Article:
Across the footpath and immediately opposite the Walkhampton Church House.
O/S Grid Ref: SX/537/702 Longitude/Latitude (Degrees+/-): -4.06482/50.51325 (approx.)
Map location: Click here to view map.
Purpose: Possible waymarker for the route between the Abbeys of Buckland and Buckfast or Churchyard Cross for the nearby Walkhampton Church.
Size: 6 feet 7 inches (2.00 metres) tall. 2 feet 1 inch (0.65 metres) across the arms.
Information: This cross is another that has been badly mutilated in the past. The socket stone was found built into a wall near the Church House and the shaft was found lying, abandoned, in the lane leading to the church. These were brought together and erected at its current site, in 1984, as arranged and funded by Mrs Helen Andrew, who lived nearby.
The shaft has a wide chamfer for the first 12 inches above ground and a narrower chamfer for the rest of the way to the top. There are four holes showing in one side of the cross, which were made to take gate hangers. This obviously means that, at some point, it has been used as a gatepost, which accounts for the damage done to the head and arms. The socket stone is triangular in shape and is just showing above the ground. The socket stone and shaft are of different types and are unlikely to have been originally of the same cross.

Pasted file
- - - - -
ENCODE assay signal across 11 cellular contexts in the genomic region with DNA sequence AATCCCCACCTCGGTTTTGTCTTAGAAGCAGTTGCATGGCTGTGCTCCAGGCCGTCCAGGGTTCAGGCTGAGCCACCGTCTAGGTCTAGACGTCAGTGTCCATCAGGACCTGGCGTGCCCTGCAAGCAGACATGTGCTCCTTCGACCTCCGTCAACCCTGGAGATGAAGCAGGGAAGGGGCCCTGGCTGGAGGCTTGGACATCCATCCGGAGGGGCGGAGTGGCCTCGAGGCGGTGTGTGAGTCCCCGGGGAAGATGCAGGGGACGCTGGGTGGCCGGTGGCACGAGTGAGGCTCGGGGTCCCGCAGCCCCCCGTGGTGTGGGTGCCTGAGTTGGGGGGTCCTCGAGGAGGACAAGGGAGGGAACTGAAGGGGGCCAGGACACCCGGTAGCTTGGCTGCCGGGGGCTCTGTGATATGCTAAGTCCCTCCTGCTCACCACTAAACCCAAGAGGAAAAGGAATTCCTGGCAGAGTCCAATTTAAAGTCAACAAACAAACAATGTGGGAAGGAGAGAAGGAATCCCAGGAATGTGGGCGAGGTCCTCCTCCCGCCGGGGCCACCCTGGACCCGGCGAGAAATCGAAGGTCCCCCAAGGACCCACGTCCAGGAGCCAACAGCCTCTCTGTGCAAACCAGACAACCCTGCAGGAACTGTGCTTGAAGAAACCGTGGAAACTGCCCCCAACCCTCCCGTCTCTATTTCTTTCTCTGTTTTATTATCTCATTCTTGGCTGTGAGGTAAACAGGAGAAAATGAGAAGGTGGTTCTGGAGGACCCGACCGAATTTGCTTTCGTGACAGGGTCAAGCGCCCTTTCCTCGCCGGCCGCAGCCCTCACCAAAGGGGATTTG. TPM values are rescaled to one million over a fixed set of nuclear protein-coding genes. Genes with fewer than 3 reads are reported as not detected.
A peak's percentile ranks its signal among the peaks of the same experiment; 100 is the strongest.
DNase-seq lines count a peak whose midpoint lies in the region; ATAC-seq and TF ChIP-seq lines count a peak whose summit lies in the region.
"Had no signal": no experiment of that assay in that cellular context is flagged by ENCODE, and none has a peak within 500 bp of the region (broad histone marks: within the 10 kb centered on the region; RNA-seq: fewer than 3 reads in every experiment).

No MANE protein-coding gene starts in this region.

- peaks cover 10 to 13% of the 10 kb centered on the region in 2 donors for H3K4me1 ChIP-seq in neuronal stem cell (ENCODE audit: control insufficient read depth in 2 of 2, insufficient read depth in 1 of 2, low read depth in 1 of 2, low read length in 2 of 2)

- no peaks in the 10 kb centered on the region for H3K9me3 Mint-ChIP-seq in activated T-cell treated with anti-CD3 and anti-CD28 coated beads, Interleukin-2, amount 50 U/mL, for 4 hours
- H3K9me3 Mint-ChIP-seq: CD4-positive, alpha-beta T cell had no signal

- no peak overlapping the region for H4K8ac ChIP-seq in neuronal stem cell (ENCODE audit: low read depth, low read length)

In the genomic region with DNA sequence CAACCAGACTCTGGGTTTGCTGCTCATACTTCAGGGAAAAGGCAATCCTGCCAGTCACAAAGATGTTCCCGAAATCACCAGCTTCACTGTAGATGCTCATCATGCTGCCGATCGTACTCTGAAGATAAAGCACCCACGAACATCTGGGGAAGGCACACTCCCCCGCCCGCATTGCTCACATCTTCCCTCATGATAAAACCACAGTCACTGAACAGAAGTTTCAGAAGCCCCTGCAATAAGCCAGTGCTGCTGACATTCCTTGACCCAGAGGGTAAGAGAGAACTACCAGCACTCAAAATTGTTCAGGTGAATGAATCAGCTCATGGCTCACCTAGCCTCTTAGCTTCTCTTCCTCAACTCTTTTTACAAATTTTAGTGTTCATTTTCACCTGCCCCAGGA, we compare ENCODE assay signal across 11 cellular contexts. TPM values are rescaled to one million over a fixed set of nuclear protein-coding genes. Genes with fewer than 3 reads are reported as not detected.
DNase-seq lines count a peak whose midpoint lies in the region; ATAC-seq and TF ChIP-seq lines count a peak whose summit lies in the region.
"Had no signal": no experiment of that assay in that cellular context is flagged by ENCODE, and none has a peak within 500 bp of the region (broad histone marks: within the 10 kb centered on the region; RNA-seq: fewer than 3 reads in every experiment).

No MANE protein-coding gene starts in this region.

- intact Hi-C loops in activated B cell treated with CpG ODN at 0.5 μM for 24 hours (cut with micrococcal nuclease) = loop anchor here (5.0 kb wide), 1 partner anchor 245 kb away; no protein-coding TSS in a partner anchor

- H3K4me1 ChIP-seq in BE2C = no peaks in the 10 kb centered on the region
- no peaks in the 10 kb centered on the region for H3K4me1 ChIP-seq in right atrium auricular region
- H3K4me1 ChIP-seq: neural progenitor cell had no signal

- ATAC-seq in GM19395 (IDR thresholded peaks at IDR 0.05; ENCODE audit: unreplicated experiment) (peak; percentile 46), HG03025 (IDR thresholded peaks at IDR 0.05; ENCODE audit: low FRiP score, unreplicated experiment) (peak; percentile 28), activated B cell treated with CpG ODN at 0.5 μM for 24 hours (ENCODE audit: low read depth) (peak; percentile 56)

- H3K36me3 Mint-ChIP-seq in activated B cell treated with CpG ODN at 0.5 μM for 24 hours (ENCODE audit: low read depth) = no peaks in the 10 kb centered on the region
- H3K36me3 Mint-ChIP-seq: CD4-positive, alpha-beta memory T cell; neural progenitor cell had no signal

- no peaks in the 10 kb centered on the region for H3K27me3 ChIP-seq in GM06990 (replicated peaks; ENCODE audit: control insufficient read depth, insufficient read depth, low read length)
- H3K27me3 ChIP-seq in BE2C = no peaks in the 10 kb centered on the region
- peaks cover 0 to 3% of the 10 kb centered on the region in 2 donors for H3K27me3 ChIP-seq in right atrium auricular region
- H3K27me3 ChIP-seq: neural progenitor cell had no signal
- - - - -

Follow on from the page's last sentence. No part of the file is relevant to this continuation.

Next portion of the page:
Seven years after the shaft and socket stone were re-erected, the restoration was completed by Bill and Sue Andrew with the addition of a new head, made by local stonemasons Dart & Francis. This marks an interesting repeat of history, for Commander Bill Andrew, who lives at the Church House, is the grandson of Vice Admiral Sir Malcolm Goldsmith, who in 1903 was responsible for the discovery and restoration of Goldsmith's Cross, as well as one of the crosses on Ter Hill.
The church itself lies about half a mile outside of the village of Walkhampton, which would indicate that the church predates the village and was built in this location at a point being central to several local farms.
Next door to the Church is the old Church House. This building is well documented and dates from the early sixteenth century. A plaque on the wall gives the date of 1698, but this was probably when alterations took place to build the second floor.
The house has now been converted into a pair of semi-detached cottages. The stone-mullioned windows can still be seen, as can the granite steps that were used to load carts and to mount horses. The inside of the house contains a granite staircase and some stone arches.
The Church House originally belonged to the parishioners and would have been managed by the church wardens. The original purpose of the Church House was to brew and sell ale and it would have been open for business straight after church services - a Public House owned by its customers, what more could one ask for! Besides the brewing of Church Ale, it was the Council Chamber, a collection centre for local Tithes, the distribution centre of bread for the poor and, of course, an inn on the route from Buckfast Abbey to Tavistock Abbey. It ceased trading in 1894 and was restored to its former glory in the early 1980's. This is probably the oldest house in the village and certainly the one with the most history attached to it. As can be seen by this engraving, there was at one time a covered porch or gateway adjacent to the house, which has since disappeared.